Saturday, August 21, 2010

Welcome, New Words!

A little while ago I wrote about some guy who was trying to get a bunch of rejected words into the Oxford English Dictionary. My main gripe about them was that they were a) ridiculous, and b) a little too cutesy. I was kind of proud of the OED for standing their ground. Oh, if only I could feel that same sense of pride for the Oxford Dictionary of English, as they have caved into the cutesy-ness of etymology and have just added several new words to their dictionary. And I'm sure you will be shocked, simply shocked to learn that many of them displease me for a variety of reasons. Let's delve, shall we?

It's over there on the
NewsFeed section of Time where we get a partial list of the 2,000 words that were added. Granted, I was only partially annoyed at the whole thing, but that doesn't mean I wasn't mostly annoyed. I was. I'm just not into making up words for things that don't need a word.

For instance, freaking staycation made it in. That's where, instead of going somewhere on vacation, you stay home instead. That's not a thing. It's staying home. It's not doing much. See, one can go on vacation. One can't go on a staycation. Just because it rhymes, doesn't make it right.

Another one of those would be bromance. That's a close, but allegedly non-sexual relationship between two men. For example, some people might say that two guys who go to Hawaii together are having a bromance. I would call two guys who go to Hawaii together gay.

Then there's the highly annoying automagically. I have never heard that one used before, but now that it's on this list, I'm sure that I'm going to be hearing/reading it all over the place. It's defined as "automatically and in a way that seems ingenious, inexplicable, or magic." We can't just use suddenly or somehow for that? What's wrong with "as if my magic"? It's funnier that way.

Another one that I have never heard used before (and am really hoping that I don't) is chillax. It sounds like a Dr. Seuss character, but it's not. (You might be thinking of The Lorax. I know I was.) It's defined as "calm down and to relax". Aren't those kind of the same? Can you be calm and not relaxed? Can you be relaxed and not calm? I don't think that you can. Therefore, there is no reason to combine the two. They're the same! What is wrong with you people? I can't do either one when I'm reading this sort of nonsense!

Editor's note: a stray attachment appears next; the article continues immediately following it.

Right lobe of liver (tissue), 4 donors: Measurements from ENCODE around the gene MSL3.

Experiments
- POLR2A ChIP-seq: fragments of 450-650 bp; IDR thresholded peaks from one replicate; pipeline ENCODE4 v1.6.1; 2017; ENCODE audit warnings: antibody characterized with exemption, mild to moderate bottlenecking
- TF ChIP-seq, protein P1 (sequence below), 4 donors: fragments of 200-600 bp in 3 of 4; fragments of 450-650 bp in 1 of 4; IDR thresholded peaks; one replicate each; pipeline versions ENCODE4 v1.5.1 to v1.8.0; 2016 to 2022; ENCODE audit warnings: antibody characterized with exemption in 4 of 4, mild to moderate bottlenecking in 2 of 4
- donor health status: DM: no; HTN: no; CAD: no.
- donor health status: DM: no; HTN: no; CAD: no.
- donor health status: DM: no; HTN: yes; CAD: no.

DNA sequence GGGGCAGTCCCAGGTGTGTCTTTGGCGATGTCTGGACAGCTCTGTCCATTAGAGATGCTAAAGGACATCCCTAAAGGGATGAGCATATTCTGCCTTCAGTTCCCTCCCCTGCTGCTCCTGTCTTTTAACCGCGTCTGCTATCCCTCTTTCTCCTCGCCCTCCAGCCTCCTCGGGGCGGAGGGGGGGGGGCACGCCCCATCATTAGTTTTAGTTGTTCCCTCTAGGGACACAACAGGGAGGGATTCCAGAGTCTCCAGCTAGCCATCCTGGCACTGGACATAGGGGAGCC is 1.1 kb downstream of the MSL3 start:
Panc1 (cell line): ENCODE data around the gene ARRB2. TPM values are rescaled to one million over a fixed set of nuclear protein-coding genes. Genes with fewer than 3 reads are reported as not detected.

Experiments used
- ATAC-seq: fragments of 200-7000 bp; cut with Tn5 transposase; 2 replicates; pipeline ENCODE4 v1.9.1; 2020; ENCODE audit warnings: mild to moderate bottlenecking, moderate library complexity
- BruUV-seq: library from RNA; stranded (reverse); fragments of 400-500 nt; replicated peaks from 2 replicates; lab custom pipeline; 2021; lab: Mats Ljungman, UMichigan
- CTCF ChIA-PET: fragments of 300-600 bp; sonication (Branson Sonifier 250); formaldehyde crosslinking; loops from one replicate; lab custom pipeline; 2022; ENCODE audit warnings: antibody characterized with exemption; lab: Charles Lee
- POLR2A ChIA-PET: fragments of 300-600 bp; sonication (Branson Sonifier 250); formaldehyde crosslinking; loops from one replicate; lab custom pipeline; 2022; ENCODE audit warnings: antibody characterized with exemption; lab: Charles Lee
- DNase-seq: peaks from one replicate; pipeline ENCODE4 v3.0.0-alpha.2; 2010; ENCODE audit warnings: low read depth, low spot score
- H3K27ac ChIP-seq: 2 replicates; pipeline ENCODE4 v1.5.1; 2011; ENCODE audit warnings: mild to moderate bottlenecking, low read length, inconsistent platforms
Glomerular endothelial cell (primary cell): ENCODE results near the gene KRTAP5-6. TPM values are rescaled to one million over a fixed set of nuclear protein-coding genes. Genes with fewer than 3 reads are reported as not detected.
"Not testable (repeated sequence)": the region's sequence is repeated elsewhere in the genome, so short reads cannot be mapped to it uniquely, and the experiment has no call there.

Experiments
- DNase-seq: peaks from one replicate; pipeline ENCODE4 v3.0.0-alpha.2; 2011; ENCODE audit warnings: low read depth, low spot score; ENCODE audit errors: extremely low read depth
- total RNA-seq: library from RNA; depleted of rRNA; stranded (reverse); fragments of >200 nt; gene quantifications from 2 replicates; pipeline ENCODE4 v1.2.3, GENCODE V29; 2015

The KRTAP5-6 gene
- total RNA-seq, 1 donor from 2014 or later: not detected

Another addition was LBD. This allegedly stands for "little black dress". I have never heard, nor read, this term ever being used. Ever. You can't just go around monogramming something! Along the same genre (that of fashion), they also included matchy-matchy, defined as "excessively colour-coordinated". I hope they know that it's also used when two people are dressed in a similar fashion. They're usually a couple. When couples are coordinating their outfits to compliment one another in an extremely gag-ifying manner, it's matchy-matchy. It's also barfy-barfy.

Apparently, the Oxford Dictionary in English is not in it for the laughs. Or maybe they are. Maybe that's why they added the extremely laughable hikikomori. Never heard of it? Why would you have? It means "the abnormal avoidance of social contact, typically by adolescent males". In JAPANESE! Do they not read the title of their own book? It's the Oxford Dictionary in ENGLISH. It's right there in the name. ENGLISH. Why are they throwing Japanese words in there? Besides, there's already a word for that. It's called "a gamer".

They included a few words that I can't believe weren't already in there. Seriously, they just now got around to adding buzzkill? On Family Guy, they've had that Buzz Killington character on there for quite some time. Are you telling me that the Oxford Dictionary in English folks don't fancy themselves purveyors of The Family Guy?

They're also just now adding wardrobe malfunction. Are you kiding me? That term has been around since 2004 when one of Janet Jackson's hoots accidentally popped out of whatever skin tight outfit she had donned that evening. We have had to hear about that 9/64ths of a second that America was flashed for the past six years. Just NOW they add it? What are they doing over there, exactly, that keeps them so busy? Or, at the very least, so completely unaware of pop-culture and the emergence of a Jackson breast?

And they've finally put in overthink, social media, chill pill and turducken. If you're not familiar with the last one, it is a chicken that is stuffed into a duck that is then stuffed into a turkey. It's also known as yummy. The deliciousness factor should always be taken into consideration when adding words to the dictionary.

You can see a very small chunk of the 2,000 words at the News Feed link that I provided above. It doesn't seem as if they add words very often, so for now, we're spared any more of this nonsense. But somewhere out there, someone is already tweeting some made up crap that we'll have to deal with next time. I guarantee it.

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